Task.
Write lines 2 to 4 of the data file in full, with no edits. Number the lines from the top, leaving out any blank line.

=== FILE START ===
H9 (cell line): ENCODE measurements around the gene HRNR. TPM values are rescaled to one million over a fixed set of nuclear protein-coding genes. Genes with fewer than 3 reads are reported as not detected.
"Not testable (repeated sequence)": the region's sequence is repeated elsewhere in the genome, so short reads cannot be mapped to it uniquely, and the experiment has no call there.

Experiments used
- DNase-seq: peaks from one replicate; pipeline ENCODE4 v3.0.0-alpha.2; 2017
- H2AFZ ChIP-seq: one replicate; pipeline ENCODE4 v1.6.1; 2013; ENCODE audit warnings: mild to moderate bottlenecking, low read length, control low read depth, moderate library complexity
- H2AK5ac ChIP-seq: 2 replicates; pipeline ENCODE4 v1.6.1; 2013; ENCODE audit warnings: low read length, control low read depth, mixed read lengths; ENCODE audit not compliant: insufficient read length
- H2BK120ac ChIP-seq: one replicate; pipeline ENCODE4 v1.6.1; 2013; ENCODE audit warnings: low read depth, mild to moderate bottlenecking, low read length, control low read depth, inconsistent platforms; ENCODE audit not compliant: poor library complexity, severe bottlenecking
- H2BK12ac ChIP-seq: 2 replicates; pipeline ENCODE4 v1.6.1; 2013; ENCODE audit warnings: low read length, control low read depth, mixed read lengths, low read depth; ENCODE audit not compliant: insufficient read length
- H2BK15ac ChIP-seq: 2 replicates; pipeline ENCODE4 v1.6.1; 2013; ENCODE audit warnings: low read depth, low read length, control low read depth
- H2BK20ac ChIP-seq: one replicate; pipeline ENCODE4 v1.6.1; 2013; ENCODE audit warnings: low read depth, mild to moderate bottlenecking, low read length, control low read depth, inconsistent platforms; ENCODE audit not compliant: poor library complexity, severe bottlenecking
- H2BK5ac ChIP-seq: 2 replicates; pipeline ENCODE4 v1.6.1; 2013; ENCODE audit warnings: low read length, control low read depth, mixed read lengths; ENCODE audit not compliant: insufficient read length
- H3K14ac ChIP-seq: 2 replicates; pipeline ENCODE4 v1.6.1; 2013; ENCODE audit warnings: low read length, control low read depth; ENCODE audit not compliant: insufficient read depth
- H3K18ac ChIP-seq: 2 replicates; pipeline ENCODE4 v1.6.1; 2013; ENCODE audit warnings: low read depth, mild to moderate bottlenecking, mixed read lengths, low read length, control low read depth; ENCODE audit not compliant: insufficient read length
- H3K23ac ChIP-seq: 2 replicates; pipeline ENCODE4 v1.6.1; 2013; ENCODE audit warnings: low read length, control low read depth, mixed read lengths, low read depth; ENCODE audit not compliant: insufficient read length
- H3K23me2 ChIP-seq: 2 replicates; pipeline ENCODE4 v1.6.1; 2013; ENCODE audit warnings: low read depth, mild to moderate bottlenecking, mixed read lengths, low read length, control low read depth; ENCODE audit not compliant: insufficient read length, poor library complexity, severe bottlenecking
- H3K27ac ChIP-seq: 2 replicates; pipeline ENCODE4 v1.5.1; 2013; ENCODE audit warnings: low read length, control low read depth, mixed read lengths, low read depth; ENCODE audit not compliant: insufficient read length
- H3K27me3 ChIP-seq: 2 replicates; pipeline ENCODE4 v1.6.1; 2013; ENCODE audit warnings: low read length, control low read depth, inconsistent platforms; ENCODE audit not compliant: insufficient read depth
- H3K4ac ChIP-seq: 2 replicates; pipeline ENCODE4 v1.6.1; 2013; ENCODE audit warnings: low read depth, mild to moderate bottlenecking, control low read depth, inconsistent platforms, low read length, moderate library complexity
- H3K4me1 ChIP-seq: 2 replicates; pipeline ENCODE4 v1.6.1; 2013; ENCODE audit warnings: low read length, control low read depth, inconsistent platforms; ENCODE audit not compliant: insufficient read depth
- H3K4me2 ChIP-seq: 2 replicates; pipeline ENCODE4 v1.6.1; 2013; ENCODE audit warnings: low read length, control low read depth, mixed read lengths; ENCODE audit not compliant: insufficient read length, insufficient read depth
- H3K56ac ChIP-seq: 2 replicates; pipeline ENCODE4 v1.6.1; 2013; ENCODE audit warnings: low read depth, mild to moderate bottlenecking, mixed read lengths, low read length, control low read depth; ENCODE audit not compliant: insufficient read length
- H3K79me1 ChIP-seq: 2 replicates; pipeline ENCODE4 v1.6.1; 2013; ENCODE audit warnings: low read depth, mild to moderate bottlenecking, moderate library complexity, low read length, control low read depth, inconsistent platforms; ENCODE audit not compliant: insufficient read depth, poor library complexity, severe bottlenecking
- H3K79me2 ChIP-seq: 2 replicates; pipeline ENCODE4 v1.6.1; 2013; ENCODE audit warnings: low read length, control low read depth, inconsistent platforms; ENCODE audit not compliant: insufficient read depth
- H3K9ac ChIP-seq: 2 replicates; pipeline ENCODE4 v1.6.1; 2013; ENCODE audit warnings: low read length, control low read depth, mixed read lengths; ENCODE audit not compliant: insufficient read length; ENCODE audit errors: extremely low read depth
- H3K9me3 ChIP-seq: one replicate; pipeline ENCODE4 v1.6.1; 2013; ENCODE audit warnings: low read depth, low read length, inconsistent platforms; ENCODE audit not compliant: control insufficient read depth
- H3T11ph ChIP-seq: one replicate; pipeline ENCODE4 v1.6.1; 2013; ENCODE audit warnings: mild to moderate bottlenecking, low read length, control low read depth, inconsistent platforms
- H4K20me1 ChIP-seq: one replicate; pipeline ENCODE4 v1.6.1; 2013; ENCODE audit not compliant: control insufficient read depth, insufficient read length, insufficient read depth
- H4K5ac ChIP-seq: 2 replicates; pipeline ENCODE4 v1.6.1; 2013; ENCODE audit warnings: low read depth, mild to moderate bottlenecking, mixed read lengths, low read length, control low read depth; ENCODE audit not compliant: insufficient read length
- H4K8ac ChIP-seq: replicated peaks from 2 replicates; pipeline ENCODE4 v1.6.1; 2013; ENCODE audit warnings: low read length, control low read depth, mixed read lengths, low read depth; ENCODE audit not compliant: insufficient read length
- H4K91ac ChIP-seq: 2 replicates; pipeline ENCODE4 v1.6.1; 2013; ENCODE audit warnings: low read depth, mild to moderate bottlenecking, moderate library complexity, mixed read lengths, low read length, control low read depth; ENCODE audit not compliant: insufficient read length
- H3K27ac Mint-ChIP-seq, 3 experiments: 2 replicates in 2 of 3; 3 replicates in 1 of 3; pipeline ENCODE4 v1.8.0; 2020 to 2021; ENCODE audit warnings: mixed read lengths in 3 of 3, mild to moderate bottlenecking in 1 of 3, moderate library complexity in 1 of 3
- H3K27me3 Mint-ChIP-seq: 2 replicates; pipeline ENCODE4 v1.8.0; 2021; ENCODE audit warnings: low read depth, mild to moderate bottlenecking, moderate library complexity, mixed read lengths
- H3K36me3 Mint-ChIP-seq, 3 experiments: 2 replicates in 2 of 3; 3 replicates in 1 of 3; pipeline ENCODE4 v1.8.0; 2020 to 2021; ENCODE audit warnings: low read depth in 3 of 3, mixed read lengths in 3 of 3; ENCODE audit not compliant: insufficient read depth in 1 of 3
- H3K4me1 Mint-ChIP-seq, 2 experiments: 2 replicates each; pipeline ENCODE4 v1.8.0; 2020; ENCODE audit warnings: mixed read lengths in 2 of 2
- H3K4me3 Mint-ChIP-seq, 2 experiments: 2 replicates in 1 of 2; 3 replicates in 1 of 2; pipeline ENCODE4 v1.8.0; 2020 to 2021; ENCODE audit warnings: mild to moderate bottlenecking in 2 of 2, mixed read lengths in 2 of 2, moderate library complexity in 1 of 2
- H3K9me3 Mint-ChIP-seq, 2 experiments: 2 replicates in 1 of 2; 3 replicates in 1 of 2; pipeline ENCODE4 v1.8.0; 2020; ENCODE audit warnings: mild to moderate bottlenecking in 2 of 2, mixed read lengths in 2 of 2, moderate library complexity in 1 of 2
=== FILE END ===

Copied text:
"Not testable (repeated sequence)": the region's sequence is repeated elsewhere in the genome, so short reads cannot be mapped to it uniquely, and the experiment has no call there.

Experiments used
- DNase-seq: peaks from one replicate; pipeline ENCODE4 v3.0.0-alpha.2; 2017